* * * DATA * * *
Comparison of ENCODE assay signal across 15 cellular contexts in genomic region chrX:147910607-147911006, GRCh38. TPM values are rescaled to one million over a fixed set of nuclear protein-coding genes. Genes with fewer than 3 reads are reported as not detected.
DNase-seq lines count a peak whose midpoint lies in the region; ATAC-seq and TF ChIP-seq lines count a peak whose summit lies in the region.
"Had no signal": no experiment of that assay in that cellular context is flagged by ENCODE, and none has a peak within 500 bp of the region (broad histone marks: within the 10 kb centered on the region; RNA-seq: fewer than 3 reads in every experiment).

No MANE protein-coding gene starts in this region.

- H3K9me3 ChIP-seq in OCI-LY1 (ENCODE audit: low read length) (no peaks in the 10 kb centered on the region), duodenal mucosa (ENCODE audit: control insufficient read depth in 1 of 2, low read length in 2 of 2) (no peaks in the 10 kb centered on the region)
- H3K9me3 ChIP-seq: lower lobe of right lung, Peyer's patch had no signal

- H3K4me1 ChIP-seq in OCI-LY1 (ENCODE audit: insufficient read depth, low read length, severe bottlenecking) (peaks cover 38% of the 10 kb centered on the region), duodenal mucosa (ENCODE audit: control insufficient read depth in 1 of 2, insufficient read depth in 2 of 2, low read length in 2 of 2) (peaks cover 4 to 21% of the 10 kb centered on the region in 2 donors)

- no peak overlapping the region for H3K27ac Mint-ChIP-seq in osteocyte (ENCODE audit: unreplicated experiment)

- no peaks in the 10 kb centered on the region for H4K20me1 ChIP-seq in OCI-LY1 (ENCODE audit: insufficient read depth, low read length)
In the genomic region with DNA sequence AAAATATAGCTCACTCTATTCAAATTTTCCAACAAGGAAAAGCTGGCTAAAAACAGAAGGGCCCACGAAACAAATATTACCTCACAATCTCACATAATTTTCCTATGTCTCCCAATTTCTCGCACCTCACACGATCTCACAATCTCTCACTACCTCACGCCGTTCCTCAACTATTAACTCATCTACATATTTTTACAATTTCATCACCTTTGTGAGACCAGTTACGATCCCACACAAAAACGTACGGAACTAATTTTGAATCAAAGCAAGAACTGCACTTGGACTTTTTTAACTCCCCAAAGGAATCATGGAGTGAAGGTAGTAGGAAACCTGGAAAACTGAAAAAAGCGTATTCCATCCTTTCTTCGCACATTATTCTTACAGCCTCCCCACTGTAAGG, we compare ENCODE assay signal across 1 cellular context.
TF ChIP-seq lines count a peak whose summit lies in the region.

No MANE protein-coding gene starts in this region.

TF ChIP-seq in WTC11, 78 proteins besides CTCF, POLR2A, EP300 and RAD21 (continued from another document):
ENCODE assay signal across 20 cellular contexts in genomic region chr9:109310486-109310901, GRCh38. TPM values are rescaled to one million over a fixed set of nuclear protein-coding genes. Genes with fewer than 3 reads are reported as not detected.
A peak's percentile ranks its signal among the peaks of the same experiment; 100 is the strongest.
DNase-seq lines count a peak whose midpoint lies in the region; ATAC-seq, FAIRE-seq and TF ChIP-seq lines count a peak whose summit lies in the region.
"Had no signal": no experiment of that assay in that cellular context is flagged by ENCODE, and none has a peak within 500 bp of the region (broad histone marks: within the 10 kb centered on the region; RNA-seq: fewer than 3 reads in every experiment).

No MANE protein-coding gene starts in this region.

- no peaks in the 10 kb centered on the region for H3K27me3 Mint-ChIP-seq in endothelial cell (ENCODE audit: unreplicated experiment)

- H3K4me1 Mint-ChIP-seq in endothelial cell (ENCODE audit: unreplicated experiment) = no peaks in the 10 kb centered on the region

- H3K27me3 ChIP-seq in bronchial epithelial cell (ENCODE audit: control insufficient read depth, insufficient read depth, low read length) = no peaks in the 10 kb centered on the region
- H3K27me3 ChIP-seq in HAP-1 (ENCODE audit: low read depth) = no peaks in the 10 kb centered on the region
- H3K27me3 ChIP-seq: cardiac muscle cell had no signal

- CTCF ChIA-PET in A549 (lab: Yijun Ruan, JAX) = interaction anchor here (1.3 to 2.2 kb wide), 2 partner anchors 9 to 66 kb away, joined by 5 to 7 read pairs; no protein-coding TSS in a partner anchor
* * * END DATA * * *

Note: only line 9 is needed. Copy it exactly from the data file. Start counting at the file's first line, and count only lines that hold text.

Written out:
- no peaks in the 10 kb centered on the region for H4K20me1 ChIP-seq in OCI-LY1 (ENCODE audit: insufficient read depth, low read length)